Idle hands and the summer I did nothing

I hate being idle.

So when faced with the choice, nearly 10 months ago, of when to have my first full day at work, my immediate impulse was to choose the earliest date. What I did instead was ask everyone older than me for their advice, and as a result I ended up with a three month long summer vacation.

Being able to take such a vacation and even having a job straight out of college are privileges that some of my closest friends don't have and they're certainly privileges that my parents never had. But what I've recently discovered is that if I ever find myself in the fortunate position to take significant time off my main hustle, I'm going to view it a bit differently than how I used to.

I've always viewed free time as an opportunity to start something new (this doesn't always mean I finish it) or work on something I've been neglecting. At college, this usually resulted in something like a summer internship at a daytime soap opera (true story) or brainstorming with my roommate on a new student group that we wanted to start on campus. From the moment I first heard the words "Common Application", multitasking became my permanent state of being. Experiencing new things feels great. It feels even better when you meet benchmarks, and back in the days when I had no idea what exactly I was doing with my life after school, it gave me the comforting feeling that I was progressing towards some kind of life outside of the books.

I decided to use the same philosophy when designing my grand plans for the summer before my first day at work. Immediate on my post-graduate bucket list were the GMATs, maybe the GREs, a new website I wanted to start, several books I wanted to read, a couple programming languages I wanted to learn, and my imminent rise to music DJ glory and fame. For many reasons, absolutely none of these things happened. I had completely miscalculated the transition out of college and the steps I needed to take to move into a new life.

Instead, I found myself taking a vacation with my family, taking another vacation with my friends, witnessing my nephew’s first birthday, and going six weeks without a desktop computer (do this whenever you get a chance). Throw in several vacant weeks in New York City and I’m surprised I haven’t been punched in the face for all the times I’ve said “I’m bored” or “I’m so ready to start working”.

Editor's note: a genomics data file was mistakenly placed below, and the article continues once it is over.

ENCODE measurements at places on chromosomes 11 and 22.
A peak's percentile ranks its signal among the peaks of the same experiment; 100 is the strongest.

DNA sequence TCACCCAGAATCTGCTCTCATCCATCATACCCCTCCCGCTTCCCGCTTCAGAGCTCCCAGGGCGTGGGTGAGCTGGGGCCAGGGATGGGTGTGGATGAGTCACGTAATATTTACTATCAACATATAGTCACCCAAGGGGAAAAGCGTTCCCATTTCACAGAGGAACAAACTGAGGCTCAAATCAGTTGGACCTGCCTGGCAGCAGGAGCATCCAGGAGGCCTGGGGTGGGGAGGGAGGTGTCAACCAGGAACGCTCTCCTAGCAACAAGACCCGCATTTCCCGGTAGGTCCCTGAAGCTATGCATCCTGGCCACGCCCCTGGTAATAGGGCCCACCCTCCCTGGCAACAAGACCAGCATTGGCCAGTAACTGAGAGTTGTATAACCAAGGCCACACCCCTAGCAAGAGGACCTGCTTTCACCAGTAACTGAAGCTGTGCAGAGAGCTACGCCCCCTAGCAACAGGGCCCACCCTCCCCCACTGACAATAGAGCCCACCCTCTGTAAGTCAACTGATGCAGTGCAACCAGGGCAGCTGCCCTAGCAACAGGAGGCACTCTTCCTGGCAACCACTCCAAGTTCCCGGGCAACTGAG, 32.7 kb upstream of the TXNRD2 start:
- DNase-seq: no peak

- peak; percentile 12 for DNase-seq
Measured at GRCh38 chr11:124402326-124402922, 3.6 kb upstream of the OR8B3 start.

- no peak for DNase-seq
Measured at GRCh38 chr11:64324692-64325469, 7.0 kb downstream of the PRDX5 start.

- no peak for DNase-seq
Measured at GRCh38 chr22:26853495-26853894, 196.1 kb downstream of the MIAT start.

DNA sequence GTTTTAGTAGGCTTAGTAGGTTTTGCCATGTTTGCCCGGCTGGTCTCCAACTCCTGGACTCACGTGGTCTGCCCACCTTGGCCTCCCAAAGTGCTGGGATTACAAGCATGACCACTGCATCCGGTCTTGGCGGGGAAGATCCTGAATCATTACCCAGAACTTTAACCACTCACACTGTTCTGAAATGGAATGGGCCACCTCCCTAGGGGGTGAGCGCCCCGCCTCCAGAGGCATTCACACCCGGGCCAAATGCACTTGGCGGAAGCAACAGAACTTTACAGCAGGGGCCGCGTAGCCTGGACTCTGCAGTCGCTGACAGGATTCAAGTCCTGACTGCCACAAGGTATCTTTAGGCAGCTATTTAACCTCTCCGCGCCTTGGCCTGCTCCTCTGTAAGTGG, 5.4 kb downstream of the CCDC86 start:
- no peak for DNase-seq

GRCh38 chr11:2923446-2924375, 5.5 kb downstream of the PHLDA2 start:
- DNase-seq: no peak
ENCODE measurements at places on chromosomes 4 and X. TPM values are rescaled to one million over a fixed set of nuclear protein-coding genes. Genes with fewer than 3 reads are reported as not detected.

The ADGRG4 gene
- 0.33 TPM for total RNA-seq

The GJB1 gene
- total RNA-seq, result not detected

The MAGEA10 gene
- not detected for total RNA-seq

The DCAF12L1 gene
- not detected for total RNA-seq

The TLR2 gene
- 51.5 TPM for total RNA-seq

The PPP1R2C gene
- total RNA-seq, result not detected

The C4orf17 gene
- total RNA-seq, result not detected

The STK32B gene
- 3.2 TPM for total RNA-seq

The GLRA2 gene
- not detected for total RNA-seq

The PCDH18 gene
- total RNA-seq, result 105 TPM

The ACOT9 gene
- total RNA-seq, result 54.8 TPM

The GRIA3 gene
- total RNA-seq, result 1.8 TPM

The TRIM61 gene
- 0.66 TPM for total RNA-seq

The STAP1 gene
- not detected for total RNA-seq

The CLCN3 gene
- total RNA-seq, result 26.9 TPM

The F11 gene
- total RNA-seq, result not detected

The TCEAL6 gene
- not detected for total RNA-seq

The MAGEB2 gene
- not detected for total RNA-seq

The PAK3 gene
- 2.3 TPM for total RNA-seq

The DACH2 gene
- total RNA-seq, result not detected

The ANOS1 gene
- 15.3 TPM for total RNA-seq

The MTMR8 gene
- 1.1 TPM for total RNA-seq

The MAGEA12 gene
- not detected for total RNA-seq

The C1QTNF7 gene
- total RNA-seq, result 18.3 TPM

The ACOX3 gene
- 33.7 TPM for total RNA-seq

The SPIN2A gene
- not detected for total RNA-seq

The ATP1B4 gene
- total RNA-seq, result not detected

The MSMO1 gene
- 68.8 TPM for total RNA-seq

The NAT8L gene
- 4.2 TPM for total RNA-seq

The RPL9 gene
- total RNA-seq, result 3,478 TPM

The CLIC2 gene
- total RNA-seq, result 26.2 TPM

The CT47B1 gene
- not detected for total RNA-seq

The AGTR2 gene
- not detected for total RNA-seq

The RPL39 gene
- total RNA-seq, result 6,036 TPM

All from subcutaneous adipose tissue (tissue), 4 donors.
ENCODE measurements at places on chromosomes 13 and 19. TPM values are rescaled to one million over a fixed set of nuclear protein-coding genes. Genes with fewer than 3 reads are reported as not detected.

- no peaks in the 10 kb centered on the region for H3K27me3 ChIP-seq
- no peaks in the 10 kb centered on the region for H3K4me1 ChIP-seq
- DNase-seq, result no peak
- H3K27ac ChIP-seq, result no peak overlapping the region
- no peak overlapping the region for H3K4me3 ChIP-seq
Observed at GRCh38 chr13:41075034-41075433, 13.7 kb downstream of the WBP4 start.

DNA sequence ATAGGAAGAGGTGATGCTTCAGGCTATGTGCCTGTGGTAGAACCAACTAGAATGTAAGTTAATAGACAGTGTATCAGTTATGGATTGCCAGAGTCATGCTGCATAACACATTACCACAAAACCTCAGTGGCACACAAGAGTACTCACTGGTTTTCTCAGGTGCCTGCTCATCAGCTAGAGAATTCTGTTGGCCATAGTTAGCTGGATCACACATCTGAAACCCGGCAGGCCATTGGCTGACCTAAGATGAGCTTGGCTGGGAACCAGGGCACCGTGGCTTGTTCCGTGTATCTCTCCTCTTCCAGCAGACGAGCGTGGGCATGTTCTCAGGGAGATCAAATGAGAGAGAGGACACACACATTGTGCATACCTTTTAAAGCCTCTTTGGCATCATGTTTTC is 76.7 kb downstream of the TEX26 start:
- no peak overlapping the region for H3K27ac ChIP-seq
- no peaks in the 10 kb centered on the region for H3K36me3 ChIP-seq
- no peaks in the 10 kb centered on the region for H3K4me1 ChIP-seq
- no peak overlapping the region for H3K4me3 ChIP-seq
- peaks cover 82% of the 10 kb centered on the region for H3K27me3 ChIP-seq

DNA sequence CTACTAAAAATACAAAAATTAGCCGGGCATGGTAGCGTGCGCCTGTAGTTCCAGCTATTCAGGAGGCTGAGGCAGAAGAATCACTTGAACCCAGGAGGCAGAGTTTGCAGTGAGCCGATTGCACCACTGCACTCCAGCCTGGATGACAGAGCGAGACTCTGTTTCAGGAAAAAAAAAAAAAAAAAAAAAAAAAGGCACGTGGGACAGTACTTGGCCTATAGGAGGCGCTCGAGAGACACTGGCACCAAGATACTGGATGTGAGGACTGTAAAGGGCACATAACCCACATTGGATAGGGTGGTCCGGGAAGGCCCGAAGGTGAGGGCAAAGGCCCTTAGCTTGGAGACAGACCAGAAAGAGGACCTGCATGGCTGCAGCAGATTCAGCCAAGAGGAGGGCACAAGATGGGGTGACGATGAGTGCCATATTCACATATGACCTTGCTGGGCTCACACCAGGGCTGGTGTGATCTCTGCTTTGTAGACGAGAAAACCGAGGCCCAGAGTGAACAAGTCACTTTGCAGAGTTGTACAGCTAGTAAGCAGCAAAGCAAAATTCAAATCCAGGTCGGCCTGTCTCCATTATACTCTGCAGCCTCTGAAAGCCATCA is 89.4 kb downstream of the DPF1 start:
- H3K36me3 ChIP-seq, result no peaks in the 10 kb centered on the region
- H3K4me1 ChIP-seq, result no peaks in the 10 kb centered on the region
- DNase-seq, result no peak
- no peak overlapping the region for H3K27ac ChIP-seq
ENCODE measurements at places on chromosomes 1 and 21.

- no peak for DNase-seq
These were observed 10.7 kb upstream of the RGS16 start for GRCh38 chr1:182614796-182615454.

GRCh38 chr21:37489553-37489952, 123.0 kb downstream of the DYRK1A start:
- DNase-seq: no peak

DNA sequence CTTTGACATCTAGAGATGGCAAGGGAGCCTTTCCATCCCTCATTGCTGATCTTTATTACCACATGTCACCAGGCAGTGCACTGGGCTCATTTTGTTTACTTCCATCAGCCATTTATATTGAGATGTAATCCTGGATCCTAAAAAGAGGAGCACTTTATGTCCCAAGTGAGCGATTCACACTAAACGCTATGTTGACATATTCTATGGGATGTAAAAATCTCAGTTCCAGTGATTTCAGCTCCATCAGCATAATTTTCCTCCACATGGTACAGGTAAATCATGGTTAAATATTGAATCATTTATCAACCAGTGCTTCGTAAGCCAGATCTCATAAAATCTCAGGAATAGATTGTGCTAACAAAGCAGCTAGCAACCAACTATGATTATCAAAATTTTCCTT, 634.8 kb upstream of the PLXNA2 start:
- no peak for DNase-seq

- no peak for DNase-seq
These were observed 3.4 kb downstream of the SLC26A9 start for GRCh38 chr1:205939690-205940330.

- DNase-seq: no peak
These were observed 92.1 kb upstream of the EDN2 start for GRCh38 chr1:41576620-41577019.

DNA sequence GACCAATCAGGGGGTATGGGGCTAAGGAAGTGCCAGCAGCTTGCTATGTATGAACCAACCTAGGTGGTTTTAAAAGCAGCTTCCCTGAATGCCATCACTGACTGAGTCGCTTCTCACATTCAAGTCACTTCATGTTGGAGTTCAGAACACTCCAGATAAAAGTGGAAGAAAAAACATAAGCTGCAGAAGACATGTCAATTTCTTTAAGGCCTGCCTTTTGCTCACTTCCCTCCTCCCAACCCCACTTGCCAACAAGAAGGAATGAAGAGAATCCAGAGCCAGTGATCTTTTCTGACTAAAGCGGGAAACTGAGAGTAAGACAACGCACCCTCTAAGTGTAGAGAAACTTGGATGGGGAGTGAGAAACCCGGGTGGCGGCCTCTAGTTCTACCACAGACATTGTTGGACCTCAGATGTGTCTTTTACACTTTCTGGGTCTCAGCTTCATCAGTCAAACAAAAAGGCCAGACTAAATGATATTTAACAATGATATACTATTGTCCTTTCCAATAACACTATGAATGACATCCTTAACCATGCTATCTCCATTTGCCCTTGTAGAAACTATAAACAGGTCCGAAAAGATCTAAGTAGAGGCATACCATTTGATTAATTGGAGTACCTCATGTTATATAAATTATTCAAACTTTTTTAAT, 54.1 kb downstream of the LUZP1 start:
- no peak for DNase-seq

I know what you're thinking at this point, dear reader. "What I learned on my beautiful, luxurious, three month long vacation is the beauty of doing nothing. Embrace the emptiness and find happiness in simplicity."

But that's not the whole of it.

What I've learned this past summer is that it's really really hot in New York City and even then people won't wear deodorant. I see them all the time on the subway. I've also learned that I'm never actually, truly, doing nothing. I get the feeling that I am doing nothing because of the value I place on high achievement activities and the value I don't place on other activities like spending time with the people closest to me, or spending time not producing, or spending time not creating work for myself.

In one of the most popular TED talks, author and Harvard psychologist Dan Gilbert discusses synthesized happiness, the notion that our “psychological immune system” lets us feel truly happy even when things don’t go as planned. He goes on to say that “natural happiness is what we get when we get what we wanted, and synthetic happiness is what we make when we don’t get what we wanted. In our society, we have a strong belief that synthetic happiness is of an inferior kind.”

Gilbert goes on to prove that synthesized happiness is not secondary to natural happiness. But more importantly, sometimes, or at least in my case, the events that necessitate synthesized happiness become the kind of achievements that supply natural happiness. 

Once upon a time, I would’ve said that I did nothing this past summer. Measuring out dimensions for furniture in my bedroom will not be added to my resume. Sitting at the dinner table with my parents, the most plain and ordinary of all events, is the most accomplished thing I've done all summer. 

Sometimes, I think bucket lists should be made retroactively instead of prospectively.